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Re: Slurry

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Slurries generally need to have a high water-cement ratio to be flowable.
That is likely to result in significant shrinkage -- I don't have a
quantitative number.

A simple test for shrinkage is to use an 8x8x8 concrete block with cell
vertical.  Grout or slurry is poured into the cell of the block and screeded
level with the top of the block.  The materials will shrink away from the
walls of the cell as they cure, showing a perimeter crack.  Also, the grout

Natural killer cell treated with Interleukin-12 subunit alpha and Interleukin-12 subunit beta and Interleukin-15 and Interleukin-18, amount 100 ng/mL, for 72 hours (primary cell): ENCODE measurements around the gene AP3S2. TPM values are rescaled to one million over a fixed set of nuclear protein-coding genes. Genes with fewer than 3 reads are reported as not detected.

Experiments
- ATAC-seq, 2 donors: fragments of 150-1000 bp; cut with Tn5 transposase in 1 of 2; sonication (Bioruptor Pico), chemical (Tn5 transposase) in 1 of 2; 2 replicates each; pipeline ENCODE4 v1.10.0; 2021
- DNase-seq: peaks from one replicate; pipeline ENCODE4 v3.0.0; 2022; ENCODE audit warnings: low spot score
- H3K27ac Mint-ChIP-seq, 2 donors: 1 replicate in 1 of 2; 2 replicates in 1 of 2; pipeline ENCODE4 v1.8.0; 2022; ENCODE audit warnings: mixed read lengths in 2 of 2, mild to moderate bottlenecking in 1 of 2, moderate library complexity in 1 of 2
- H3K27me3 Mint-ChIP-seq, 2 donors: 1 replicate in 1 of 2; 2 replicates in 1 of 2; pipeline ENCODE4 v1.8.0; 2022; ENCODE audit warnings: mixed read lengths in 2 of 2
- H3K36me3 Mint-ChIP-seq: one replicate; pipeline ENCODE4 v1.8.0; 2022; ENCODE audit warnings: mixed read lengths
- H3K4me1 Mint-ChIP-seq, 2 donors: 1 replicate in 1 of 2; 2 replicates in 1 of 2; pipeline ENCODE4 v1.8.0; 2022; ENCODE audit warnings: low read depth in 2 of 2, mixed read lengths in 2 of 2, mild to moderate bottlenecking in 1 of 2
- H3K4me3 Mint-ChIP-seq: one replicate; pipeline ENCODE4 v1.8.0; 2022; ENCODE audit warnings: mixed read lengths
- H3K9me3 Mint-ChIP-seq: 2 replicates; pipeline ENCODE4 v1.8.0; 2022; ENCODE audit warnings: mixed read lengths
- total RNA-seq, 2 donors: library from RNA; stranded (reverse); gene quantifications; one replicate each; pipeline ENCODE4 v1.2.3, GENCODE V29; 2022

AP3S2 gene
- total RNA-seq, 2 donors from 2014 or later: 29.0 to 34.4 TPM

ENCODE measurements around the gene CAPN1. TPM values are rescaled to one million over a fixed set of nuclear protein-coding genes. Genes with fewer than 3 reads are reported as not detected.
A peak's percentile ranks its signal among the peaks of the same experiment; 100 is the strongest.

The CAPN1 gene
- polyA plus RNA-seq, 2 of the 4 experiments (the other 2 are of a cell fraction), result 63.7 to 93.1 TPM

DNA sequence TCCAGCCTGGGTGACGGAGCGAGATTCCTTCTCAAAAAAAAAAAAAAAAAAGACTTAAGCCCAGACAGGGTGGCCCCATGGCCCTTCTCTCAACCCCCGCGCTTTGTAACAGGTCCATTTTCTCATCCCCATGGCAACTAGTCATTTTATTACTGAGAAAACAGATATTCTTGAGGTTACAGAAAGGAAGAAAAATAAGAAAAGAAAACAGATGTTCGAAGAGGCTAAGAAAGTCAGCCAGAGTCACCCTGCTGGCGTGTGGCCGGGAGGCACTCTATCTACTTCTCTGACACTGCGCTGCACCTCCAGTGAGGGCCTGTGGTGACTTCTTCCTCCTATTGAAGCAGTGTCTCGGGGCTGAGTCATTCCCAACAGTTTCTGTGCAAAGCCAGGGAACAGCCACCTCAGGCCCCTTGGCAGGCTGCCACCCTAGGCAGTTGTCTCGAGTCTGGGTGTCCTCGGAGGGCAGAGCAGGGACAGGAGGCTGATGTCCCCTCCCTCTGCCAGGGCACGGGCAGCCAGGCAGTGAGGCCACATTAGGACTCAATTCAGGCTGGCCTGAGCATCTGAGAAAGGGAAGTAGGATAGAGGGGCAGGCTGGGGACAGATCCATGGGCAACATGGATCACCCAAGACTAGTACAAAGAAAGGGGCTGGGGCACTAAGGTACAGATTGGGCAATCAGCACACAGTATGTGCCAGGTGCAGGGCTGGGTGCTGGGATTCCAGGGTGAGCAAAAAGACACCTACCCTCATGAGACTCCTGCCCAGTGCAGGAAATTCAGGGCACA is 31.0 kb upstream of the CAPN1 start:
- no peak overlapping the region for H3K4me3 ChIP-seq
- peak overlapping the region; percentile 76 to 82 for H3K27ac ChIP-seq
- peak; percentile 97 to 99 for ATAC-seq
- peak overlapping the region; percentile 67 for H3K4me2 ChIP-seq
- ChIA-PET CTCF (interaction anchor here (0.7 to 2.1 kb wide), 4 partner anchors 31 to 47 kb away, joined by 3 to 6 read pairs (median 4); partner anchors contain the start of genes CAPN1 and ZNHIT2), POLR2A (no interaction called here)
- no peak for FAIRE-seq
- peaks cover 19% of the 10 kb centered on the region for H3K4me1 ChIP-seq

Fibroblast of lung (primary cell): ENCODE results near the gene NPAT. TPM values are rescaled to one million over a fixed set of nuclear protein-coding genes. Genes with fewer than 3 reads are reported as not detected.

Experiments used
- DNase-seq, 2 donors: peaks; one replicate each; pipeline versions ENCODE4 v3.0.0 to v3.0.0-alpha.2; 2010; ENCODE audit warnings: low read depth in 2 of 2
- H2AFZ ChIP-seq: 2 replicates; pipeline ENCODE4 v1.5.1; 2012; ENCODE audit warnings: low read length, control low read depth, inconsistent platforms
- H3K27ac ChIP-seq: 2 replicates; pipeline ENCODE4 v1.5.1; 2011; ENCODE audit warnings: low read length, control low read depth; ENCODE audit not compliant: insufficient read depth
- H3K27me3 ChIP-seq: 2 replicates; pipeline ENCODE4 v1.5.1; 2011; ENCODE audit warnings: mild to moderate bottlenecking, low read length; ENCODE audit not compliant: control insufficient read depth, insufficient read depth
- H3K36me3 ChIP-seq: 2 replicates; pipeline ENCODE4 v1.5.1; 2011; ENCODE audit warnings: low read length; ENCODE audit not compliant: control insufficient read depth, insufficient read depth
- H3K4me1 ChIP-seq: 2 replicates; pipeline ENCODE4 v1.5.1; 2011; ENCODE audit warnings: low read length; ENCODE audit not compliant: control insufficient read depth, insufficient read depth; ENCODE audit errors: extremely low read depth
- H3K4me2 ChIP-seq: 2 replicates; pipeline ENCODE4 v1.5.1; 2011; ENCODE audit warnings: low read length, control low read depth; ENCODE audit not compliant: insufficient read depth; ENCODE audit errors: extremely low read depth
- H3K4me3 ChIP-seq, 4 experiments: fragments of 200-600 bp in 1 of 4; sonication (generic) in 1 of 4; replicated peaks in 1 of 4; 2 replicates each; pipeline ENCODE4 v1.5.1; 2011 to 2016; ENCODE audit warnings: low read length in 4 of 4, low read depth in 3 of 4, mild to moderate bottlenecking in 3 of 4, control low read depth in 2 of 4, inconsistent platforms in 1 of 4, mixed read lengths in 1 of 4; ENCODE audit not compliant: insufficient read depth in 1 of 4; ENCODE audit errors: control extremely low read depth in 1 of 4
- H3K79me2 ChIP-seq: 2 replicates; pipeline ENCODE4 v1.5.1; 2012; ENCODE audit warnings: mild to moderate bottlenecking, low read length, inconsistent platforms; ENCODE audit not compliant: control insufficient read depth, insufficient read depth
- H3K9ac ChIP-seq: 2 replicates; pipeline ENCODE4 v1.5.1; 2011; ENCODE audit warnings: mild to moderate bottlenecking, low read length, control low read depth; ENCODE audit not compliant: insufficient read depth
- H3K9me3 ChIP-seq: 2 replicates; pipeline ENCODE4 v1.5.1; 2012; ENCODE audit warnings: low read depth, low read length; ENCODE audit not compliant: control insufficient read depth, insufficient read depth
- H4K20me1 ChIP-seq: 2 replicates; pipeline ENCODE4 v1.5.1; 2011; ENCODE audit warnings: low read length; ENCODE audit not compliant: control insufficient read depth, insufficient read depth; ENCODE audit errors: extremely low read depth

surface will drop.  I've used this test, not to come up with a percent
shrinkage, but to visually compare different recipes for shrinkage.

Something that I've found using this test that didn't mention in my post to
Sharon, and should have mentioned, is that a shrinkage control admixture
such as Sika Grout Aid, or PMP Grout Additive, is very effective in
controlling shrinkage.  It even works well with soil/cement slurries, for
which I've found that the amount recommended by the manufacturer [1 lb/ 100
lbs. cement] is generally not enough, 50% more is about right, 100% more and
the grout rises like a muffin in the oven.

Nels Roselund
Structural Engineer
South San Gabriel, CA

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